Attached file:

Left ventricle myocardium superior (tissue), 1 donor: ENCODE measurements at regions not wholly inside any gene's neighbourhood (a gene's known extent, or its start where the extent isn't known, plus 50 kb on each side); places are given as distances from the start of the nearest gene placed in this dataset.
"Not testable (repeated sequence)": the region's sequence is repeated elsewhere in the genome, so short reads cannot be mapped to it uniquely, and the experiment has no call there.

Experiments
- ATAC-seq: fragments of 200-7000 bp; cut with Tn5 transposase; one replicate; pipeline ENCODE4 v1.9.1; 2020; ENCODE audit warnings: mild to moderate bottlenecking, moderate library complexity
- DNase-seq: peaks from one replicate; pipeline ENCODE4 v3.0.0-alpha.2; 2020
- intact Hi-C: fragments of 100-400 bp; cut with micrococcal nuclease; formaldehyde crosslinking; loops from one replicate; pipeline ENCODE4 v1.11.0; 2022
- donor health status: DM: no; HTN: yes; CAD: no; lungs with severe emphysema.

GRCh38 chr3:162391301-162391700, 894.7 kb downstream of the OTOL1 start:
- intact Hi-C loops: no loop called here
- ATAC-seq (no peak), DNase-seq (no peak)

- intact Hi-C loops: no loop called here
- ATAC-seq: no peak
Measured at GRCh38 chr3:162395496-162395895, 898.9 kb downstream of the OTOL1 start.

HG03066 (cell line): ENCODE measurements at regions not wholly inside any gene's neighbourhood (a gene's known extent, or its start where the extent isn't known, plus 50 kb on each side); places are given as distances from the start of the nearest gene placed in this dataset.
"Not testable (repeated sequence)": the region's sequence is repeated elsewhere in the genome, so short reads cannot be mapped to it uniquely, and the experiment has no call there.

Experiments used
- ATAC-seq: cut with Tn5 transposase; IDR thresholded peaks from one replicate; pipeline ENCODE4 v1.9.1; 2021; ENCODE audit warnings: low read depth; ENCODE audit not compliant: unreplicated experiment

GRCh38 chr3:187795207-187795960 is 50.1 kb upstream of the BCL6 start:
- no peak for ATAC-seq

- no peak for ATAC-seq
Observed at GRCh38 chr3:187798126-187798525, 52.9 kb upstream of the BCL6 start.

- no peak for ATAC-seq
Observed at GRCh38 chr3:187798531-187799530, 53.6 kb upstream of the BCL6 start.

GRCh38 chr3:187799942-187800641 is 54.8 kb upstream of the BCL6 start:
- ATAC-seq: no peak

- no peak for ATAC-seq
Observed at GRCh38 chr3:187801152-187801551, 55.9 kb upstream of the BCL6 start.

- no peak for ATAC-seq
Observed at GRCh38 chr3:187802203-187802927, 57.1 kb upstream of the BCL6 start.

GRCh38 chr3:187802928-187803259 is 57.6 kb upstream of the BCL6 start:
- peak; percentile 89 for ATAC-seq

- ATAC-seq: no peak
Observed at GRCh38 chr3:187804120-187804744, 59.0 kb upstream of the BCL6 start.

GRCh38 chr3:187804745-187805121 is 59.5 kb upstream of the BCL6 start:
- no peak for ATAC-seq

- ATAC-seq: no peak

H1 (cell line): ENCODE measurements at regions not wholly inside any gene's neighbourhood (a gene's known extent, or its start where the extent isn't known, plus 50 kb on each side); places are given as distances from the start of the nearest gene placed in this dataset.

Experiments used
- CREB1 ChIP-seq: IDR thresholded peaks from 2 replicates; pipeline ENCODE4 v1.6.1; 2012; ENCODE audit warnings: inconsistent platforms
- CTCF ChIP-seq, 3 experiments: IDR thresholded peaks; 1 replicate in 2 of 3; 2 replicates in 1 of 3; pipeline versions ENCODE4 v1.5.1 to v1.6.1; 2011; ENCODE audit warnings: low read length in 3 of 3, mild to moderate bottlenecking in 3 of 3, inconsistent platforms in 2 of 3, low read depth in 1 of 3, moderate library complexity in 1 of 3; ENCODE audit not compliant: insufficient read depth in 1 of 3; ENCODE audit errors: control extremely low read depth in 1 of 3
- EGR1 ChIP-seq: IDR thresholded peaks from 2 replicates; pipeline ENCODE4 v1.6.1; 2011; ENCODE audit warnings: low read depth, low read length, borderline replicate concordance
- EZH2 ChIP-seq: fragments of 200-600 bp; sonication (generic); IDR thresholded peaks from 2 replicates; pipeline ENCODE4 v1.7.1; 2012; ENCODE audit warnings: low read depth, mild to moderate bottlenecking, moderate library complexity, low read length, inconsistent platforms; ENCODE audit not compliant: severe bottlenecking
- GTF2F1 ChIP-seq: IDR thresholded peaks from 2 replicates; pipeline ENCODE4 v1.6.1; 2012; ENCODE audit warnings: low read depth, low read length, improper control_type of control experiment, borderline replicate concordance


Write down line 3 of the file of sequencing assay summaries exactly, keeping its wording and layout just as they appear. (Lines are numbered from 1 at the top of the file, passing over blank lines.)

Experiments